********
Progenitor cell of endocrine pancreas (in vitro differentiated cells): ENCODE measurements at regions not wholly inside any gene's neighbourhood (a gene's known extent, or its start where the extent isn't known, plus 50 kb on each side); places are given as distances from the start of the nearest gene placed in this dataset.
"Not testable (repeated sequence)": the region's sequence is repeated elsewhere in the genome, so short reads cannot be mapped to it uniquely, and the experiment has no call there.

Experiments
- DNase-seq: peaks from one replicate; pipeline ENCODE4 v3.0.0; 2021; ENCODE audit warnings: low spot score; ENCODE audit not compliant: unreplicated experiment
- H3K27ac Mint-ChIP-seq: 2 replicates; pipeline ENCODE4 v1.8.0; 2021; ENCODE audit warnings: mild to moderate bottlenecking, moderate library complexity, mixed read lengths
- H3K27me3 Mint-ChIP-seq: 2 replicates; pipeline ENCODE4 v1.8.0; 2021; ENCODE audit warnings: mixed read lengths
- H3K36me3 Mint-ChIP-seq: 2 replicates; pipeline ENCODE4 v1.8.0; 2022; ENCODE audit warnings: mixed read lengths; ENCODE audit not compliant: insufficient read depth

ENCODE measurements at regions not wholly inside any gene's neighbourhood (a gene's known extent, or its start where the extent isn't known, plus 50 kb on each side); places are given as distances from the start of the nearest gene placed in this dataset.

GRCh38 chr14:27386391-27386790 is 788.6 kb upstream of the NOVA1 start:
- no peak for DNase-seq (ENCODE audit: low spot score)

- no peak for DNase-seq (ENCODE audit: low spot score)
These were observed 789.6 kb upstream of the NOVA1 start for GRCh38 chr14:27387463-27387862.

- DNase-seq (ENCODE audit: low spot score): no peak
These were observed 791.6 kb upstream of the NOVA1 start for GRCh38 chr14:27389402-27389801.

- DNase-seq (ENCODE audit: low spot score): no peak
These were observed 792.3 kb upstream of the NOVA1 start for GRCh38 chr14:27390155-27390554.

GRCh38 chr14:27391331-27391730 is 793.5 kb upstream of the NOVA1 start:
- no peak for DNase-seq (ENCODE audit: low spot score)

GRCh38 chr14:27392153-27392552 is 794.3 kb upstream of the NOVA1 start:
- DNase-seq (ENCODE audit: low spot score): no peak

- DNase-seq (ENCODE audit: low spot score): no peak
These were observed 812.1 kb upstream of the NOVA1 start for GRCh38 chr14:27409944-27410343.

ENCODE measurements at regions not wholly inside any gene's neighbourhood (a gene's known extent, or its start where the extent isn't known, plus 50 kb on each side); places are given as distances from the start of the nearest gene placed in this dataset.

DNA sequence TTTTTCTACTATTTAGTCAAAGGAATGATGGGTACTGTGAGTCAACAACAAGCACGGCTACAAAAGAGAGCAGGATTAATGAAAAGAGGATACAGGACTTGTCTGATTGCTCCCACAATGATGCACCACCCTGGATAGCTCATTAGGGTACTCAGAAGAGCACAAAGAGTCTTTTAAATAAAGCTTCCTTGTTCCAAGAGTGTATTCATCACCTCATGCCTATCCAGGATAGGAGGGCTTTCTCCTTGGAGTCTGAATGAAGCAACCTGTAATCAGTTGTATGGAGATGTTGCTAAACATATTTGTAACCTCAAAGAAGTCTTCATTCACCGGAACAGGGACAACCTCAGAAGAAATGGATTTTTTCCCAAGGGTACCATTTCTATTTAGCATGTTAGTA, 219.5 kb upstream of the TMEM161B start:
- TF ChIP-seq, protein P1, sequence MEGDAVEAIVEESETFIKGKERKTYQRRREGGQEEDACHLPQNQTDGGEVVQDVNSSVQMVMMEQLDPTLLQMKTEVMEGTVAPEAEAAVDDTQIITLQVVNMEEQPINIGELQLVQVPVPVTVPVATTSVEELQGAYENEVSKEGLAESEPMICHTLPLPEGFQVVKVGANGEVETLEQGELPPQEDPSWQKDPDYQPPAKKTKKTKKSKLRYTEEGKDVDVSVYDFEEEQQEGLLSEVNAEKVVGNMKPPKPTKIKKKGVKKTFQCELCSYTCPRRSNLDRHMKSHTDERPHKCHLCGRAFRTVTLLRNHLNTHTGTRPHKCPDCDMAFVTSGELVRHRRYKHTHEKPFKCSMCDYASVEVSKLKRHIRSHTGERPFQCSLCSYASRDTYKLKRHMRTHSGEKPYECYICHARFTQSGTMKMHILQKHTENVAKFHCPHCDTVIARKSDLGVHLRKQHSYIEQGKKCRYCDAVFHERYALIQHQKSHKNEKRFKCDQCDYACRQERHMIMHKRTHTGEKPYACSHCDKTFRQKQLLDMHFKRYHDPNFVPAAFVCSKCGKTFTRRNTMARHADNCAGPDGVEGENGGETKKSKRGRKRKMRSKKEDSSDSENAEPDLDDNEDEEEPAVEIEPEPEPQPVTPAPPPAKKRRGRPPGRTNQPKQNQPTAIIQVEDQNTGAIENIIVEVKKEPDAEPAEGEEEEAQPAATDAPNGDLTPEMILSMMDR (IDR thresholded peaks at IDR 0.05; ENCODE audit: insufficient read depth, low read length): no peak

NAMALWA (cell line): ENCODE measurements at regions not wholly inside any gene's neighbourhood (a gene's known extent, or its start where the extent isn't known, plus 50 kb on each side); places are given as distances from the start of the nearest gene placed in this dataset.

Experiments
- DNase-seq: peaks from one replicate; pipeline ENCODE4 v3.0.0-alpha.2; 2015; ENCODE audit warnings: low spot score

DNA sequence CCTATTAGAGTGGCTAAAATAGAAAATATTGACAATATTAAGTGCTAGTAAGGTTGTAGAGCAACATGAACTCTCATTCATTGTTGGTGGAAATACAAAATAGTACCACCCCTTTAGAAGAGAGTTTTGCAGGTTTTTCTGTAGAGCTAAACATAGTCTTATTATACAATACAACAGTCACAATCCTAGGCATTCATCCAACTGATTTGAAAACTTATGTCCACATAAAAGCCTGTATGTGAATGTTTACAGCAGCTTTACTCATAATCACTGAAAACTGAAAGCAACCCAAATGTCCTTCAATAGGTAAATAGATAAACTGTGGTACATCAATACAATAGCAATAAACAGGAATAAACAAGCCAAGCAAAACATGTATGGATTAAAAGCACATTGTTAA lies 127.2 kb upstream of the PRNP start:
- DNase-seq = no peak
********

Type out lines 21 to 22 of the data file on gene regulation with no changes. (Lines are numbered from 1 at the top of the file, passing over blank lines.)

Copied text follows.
- DNase-seq (ENCODE audit: low spot score): no peak
These were observed 812.1 kb upstream of the NOVA1 start for GRCh38 chr14:27409944-27410343.